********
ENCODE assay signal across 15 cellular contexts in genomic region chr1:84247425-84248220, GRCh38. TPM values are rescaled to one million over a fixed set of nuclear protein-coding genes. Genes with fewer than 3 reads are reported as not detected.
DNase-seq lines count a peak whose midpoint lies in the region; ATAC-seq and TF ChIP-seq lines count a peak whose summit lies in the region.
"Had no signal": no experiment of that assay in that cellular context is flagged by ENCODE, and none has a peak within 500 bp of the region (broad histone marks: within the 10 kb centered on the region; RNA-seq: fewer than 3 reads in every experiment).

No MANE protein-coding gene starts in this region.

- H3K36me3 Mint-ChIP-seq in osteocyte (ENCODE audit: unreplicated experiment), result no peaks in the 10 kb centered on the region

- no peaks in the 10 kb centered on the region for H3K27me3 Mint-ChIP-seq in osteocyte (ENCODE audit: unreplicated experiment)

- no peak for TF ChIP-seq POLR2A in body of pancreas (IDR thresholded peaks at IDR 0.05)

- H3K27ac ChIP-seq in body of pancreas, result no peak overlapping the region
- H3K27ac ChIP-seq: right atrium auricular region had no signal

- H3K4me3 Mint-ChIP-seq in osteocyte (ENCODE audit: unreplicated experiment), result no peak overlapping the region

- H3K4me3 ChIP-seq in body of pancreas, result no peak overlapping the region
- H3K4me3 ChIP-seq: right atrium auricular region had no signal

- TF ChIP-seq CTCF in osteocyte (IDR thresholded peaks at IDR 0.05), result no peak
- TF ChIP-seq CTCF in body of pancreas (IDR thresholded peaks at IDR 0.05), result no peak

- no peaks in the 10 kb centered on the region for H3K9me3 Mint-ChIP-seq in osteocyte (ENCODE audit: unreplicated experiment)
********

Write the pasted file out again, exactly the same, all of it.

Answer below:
ENCODE assay signal across 15 cellular contexts in genomic region chr1:84247425-84248220, GRCh38. TPM values are rescaled to one million over a fixed set of nuclear protein-coding genes. Genes with fewer than 3 reads are reported as not detected.
DNase-seq lines count a peak whose midpoint lies in the region; ATAC-seq and TF ChIP-seq lines count a peak whose summit lies in the region.
"Had no signal": no experiment of that assay in that cellular context is flagged by ENCODE, and none has a peak within 500 bp of the region (broad histone marks: within the 10 kb centered on the region; RNA-seq: fewer than 3 reads in every experiment).

No MANE protein-coding gene starts in this region.

- H3K36me3 Mint-ChIP-seq in osteocyte (ENCODE audit: unreplicated experiment), result no peaks in the 10 kb centered on the region

- no peaks in the 10 kb centered on the region for H3K27me3 Mint-ChIP-seq in osteocyte (ENCODE audit: unreplicated experiment)

- no peak for TF ChIP-seq POLR2A in body of pancreas (IDR thresholded peaks at IDR 0.05)

- H3K27ac ChIP-seq in body of pancreas, result no peak overlapping the region
- H3K27ac ChIP-seq: right atrium auricular region had no signal

- H3K4me3 Mint-ChIP-seq in osteocyte (ENCODE audit: unreplicated experiment), result no peak overlapping the region

- H3K4me3 ChIP-seq in body of pancreas, result no peak overlapping the region
- H3K4me3 ChIP-seq: right atrium auricular region had no signal

- TF ChIP-seq CTCF in osteocyte (IDR thresholded peaks at IDR 0.05), result no peak
- TF ChIP-seq CTCF in body of pancreas (IDR thresholded peaks at IDR 0.05), result no peak

- no peaks in the 10 kb centered on the region for H3K9me3 Mint-ChIP-seq in osteocyte (ENCODE audit: unreplicated experiment)